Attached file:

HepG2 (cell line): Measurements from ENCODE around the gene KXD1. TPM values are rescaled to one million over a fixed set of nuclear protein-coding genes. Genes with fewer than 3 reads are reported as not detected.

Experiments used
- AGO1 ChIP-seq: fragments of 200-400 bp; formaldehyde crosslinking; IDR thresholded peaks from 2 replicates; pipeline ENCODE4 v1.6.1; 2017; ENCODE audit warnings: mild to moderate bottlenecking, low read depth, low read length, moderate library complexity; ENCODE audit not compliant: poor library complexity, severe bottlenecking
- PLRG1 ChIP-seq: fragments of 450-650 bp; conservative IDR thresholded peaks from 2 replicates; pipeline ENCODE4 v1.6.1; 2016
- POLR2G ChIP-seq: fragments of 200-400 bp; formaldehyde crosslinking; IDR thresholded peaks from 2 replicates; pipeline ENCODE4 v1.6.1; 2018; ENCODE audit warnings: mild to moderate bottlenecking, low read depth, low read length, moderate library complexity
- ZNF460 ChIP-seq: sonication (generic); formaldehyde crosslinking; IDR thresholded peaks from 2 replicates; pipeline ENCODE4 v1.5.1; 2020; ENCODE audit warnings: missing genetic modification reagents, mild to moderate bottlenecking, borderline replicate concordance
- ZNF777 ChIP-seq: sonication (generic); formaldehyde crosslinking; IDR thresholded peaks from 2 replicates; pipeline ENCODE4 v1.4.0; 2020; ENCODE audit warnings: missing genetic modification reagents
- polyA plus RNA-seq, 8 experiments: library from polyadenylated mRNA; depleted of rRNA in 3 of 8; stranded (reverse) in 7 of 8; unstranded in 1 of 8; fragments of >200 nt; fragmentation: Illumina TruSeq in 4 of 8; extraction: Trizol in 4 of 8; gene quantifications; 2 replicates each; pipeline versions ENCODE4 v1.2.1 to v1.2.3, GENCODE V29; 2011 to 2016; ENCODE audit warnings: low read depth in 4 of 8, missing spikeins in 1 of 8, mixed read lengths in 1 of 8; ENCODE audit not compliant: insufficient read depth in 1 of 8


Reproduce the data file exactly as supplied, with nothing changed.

HepG2 (cell line): Measurements from ENCODE around the gene KXD1. TPM values are rescaled to one million over a fixed set of nuclear protein-coding genes. Genes with fewer than 3 reads are reported as not detected.

Experiments used
- AGO1 ChIP-seq: fragments of 200-400 bp; formaldehyde crosslinking; IDR thresholded peaks from 2 replicates; pipeline ENCODE4 v1.6.1; 2017; ENCODE audit warnings: mild to moderate bottlenecking, low read depth, low read length, moderate library complexity; ENCODE audit not compliant: poor library complexity, severe bottlenecking
- PLRG1 ChIP-seq: fragments of 450-650 bp; conservative IDR thresholded peaks from 2 replicates; pipeline ENCODE4 v1.6.1; 2016
- POLR2G ChIP-seq: fragments of 200-400 bp; formaldehyde crosslinking; IDR thresholded peaks from 2 replicates; pipeline ENCODE4 v1.6.1; 2018; ENCODE audit warnings: mild to moderate bottlenecking, low read depth, low read length, moderate library complexity
- ZNF460 ChIP-seq: sonication (generic); formaldehyde crosslinking; IDR thresholded peaks from 2 replicates; pipeline ENCODE4 v1.5.1; 2020; ENCODE audit warnings: missing genetic modification reagents, mild to moderate bottlenecking, borderline replicate concordance
- ZNF777 ChIP-seq: sonication (generic); formaldehyde crosslinking; IDR thresholded peaks from 2 replicates; pipeline ENCODE4 v1.4.0; 2020; ENCODE audit warnings: missing genetic modification reagents
- polyA plus RNA-seq, 8 experiments: library from polyadenylated mRNA; depleted of rRNA in 3 of 8; stranded (reverse) in 7 of 8; unstranded in 1 of 8; fragments of >200 nt; fragmentation: Illumina TruSeq in 4 of 8; extraction: Trizol in 4 of 8; gene quantifications; 2 replicates each; pipeline versions ENCODE4 v1.2.1 to v1.2.3, GENCODE V29; 2011 to 2016; ENCODE audit warnings: low read depth in 4 of 8, missing spikeins in 1 of 8, mixed read lengths in 1 of 8; ENCODE audit not compliant: insufficient read depth in 1 of 8